It terms of sword work itself, this may be interpreted in another manner as~
If your sword cuts are an inch longer, they will have more power. However, if they are an inch smaller, that is more skillful. Then the distance to the duifang is an inch shorter, and you are an inch close to land a blow.
This describes the evolution every diligent swordsman moves thorough. At first, one tends to rely on power. Further training brings refinement leading to one’s movements becoming smaller, tighter, and thus quicker. Deflections are then only as big as needed and the sword isn’t swung at the duifang’s body in general, but at a small, exact target. This compacting of one’s technique changes the timing of actions so that your sword ends up moving closer to the target even as the duifang is attacking. Thus the distance to your target is shorter though the starting distance has not changed.
Note that the last word in this saying, xiǎn, is typically translated as danger in common vernacular Chinese. It can however also mean to be near as in anear miss or a close call.. The overall structure of the saying is one where a specific condition leads to a improved result. Following that structure, the distance being an inch shorter, places the swordsman in a better tactical position, one inch closer to landing his or her blow. Certainly, that is also a more dangerous position (for both swordsmen). However, if one has deflected properly, leading the duifang’s weapon into a void while maintain tip control, so that one’s sword is aligned with its target, then in this dangerous position, there is a strategic opportunity."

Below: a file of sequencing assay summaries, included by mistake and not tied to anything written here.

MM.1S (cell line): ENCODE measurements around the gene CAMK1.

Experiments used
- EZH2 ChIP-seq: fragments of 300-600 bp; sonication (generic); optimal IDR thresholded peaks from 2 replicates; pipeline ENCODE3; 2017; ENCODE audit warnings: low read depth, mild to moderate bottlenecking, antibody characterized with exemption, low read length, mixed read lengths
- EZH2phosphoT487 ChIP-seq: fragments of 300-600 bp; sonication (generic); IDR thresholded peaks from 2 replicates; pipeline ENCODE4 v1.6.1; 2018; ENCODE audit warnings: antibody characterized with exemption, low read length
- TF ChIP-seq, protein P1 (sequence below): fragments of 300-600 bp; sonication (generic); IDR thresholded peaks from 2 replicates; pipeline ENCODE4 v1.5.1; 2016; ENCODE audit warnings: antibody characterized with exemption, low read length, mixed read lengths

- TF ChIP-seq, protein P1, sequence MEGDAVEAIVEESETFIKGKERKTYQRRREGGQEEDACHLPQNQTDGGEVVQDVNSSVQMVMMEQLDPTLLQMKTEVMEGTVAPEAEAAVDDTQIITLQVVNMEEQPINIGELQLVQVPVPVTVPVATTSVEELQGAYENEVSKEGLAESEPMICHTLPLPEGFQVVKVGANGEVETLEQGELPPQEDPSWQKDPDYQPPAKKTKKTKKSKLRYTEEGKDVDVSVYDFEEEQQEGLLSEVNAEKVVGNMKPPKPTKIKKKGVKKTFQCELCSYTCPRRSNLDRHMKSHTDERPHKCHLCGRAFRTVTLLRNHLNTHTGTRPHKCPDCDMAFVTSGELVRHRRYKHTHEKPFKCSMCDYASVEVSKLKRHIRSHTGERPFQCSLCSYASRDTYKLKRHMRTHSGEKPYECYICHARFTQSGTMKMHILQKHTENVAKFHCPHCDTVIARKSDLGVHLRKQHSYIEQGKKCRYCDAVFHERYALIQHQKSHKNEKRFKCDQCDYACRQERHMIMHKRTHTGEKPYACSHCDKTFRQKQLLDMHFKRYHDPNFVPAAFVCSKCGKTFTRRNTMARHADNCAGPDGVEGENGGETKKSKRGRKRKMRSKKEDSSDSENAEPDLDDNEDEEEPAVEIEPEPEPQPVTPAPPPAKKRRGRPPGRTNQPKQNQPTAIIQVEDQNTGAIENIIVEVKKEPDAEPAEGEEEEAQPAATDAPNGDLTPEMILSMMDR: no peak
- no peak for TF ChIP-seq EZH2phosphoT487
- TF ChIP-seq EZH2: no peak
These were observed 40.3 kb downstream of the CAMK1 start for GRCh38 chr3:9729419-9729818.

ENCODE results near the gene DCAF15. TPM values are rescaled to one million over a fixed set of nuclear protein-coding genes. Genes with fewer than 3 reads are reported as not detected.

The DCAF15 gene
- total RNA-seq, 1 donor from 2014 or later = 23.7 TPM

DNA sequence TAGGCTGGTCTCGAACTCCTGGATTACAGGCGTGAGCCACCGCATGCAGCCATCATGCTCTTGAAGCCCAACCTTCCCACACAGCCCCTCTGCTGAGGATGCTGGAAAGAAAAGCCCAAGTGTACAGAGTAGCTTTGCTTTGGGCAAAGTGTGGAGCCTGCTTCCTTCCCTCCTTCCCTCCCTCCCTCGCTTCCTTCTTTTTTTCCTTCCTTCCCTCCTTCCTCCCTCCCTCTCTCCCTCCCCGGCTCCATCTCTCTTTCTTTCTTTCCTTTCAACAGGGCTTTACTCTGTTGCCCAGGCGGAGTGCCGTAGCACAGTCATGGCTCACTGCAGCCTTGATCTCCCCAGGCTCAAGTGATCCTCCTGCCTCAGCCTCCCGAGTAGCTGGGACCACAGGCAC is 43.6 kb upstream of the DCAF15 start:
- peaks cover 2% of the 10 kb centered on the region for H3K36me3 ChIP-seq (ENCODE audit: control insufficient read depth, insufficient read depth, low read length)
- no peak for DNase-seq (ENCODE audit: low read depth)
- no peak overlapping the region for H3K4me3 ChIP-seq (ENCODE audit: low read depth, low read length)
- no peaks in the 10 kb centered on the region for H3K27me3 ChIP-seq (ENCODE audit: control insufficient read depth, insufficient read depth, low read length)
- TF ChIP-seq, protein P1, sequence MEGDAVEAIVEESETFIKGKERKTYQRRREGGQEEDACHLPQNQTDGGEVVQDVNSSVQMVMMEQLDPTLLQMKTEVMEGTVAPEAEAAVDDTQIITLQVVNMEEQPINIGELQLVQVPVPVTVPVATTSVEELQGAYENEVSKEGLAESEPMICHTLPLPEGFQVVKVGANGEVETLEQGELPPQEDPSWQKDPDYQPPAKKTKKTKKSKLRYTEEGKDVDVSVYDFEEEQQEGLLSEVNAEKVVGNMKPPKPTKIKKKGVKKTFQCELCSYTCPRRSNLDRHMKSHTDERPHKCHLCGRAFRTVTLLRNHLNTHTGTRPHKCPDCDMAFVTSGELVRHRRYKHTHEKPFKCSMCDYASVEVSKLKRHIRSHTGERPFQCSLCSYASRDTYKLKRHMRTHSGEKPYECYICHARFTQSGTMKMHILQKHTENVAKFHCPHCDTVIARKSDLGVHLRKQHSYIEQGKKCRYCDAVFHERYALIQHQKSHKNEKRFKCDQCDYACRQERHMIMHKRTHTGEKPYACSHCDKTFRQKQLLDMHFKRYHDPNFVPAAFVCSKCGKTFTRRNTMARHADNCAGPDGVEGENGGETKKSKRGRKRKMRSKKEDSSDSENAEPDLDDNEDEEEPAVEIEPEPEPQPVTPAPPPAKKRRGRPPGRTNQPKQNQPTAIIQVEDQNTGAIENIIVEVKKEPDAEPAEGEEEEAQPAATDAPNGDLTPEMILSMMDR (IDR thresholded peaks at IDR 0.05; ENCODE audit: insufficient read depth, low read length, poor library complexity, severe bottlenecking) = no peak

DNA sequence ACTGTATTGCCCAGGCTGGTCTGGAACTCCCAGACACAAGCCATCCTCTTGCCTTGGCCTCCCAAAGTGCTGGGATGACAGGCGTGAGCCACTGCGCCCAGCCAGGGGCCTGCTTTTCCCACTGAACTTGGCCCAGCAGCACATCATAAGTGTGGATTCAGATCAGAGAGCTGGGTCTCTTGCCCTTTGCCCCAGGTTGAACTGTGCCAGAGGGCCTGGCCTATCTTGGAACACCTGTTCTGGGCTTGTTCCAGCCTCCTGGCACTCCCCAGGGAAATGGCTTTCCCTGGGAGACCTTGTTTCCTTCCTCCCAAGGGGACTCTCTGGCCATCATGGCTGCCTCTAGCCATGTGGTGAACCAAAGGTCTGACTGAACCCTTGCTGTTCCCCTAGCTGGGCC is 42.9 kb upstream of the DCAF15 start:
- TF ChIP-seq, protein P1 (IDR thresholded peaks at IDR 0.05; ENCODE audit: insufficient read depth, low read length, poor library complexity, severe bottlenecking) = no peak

~ Scott M. Rodell